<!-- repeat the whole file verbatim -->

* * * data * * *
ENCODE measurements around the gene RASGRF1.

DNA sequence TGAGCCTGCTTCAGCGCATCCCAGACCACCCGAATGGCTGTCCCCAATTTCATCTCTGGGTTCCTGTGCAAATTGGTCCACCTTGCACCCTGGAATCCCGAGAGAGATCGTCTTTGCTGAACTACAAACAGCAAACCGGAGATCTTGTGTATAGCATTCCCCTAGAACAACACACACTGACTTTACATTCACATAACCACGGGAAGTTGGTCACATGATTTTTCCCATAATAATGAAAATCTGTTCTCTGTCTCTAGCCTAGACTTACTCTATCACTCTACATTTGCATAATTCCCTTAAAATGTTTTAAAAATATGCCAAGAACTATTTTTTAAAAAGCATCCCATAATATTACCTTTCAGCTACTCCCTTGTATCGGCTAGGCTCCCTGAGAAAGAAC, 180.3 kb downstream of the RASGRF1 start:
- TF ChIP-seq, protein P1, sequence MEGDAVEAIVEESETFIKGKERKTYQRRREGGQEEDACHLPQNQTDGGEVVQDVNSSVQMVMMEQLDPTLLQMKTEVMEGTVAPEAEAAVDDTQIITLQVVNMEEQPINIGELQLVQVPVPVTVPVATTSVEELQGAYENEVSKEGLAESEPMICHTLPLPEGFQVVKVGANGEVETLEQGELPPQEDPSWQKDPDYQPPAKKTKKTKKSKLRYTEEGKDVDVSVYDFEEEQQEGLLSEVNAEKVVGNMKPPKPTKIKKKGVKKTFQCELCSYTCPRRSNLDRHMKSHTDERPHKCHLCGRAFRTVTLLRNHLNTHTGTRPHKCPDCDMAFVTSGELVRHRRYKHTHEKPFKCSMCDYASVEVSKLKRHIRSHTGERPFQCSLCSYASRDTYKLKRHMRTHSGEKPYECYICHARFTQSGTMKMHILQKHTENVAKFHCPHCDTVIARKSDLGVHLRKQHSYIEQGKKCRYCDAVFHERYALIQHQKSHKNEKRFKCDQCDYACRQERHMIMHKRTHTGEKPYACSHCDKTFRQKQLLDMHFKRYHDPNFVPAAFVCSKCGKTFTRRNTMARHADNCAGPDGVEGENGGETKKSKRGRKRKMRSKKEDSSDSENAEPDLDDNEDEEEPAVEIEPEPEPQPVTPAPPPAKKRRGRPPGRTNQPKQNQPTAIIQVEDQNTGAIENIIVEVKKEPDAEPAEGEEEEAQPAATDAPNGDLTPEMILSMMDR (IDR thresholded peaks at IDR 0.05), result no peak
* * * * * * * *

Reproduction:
ENCODE measurements around the gene RASGRF1.

DNA sequence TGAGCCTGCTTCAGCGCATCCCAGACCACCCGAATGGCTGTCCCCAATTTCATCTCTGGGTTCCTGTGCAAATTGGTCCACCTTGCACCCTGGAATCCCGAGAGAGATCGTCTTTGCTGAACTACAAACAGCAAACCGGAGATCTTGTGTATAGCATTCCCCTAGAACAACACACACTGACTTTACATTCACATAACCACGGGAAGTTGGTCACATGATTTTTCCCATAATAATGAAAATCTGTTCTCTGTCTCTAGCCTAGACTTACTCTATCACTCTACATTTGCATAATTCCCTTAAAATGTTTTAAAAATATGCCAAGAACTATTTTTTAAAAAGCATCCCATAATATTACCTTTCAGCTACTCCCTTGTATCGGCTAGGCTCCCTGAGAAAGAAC, 180.3 kb downstream of the RASGRF1 start:
- TF ChIP-seq, protein P1, sequence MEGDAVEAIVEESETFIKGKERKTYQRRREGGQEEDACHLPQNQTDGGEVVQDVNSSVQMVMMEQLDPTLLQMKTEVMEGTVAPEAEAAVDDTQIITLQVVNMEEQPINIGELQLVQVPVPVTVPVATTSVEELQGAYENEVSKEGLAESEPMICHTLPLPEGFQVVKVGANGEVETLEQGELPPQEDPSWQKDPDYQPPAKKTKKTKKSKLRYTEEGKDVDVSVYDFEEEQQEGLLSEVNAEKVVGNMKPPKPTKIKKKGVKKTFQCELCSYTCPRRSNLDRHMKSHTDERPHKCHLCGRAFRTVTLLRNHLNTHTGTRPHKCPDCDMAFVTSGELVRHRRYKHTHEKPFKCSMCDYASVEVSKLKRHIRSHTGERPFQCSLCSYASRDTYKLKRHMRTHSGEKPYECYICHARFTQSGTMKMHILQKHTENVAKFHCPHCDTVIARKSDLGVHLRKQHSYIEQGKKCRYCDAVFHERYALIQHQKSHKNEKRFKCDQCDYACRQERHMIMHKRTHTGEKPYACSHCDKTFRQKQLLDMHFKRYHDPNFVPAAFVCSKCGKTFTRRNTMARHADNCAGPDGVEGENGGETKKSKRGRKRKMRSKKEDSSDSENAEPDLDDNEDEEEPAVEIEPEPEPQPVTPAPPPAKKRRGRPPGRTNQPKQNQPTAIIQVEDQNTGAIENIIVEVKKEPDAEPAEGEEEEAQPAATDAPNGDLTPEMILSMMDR (IDR thresholded peaks at IDR 0.05), result no peak